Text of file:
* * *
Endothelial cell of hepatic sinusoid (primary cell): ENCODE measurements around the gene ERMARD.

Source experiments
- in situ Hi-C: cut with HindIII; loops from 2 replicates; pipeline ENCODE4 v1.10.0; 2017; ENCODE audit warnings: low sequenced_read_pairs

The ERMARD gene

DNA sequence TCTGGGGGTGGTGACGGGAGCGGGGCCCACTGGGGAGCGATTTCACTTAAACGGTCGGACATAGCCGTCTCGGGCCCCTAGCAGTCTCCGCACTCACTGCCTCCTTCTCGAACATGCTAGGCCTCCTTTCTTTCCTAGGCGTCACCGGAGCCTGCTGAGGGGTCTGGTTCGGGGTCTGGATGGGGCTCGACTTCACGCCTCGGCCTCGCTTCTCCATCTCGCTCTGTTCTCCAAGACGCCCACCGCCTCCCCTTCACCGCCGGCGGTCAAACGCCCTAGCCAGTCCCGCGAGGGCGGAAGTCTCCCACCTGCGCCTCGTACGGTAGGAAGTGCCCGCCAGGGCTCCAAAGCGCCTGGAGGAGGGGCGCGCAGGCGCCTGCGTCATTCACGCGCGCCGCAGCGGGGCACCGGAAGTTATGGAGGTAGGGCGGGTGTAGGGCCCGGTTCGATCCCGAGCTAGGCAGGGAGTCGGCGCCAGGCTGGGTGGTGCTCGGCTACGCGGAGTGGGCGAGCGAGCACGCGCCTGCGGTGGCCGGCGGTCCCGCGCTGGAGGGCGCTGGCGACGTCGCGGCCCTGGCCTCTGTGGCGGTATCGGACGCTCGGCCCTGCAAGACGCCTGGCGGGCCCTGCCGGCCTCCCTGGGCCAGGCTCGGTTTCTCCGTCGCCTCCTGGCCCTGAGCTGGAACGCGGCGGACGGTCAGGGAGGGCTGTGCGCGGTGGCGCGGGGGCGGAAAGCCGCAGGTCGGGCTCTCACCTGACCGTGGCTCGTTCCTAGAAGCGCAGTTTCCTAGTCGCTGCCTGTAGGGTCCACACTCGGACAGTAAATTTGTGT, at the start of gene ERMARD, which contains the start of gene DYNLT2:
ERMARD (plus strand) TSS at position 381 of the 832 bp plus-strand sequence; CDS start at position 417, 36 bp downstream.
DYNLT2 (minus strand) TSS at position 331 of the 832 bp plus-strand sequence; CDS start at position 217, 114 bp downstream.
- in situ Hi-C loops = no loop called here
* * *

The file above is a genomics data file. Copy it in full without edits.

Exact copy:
Endothelial cell of hepatic sinusoid (primary cell): ENCODE measurements around the gene ERMARD.

Source experiments
- in situ Hi-C: cut with HindIII; loops from 2 replicates; pipeline ENCODE4 v1.10.0; 2017; ENCODE audit warnings: low sequenced_read_pairs

The ERMARD gene

DNA sequence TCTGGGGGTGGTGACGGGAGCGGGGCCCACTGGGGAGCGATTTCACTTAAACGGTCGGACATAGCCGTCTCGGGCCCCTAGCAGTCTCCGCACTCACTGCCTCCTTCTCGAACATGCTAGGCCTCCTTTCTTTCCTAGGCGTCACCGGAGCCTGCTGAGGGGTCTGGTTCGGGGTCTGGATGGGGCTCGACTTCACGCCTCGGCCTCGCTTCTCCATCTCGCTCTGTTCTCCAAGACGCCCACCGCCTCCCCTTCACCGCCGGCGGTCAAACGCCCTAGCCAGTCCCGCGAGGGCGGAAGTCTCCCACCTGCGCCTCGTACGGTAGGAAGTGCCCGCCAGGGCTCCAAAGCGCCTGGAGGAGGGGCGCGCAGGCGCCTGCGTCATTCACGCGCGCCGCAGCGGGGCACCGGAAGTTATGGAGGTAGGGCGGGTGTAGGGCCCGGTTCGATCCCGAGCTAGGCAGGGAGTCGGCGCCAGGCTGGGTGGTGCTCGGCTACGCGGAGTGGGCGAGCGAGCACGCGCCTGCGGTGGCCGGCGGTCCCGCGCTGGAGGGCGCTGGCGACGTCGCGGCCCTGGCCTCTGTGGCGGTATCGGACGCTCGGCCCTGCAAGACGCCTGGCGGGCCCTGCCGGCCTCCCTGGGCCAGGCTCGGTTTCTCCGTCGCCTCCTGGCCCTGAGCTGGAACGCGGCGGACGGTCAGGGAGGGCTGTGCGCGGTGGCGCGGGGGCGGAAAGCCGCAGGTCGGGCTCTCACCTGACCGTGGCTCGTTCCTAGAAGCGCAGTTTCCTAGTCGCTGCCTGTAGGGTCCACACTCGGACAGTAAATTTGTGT, at the start of gene ERMARD, which contains the start of gene DYNLT2:
ERMARD (plus strand) TSS at position 381 of the 832 bp plus-strand sequence; CDS start at position 417, 36 bp downstream.
DYNLT2 (minus strand) TSS at position 331 of the 832 bp plus-strand sequence; CDS start at position 217, 114 bp downstream.
- in situ Hi-C loops = no loop called here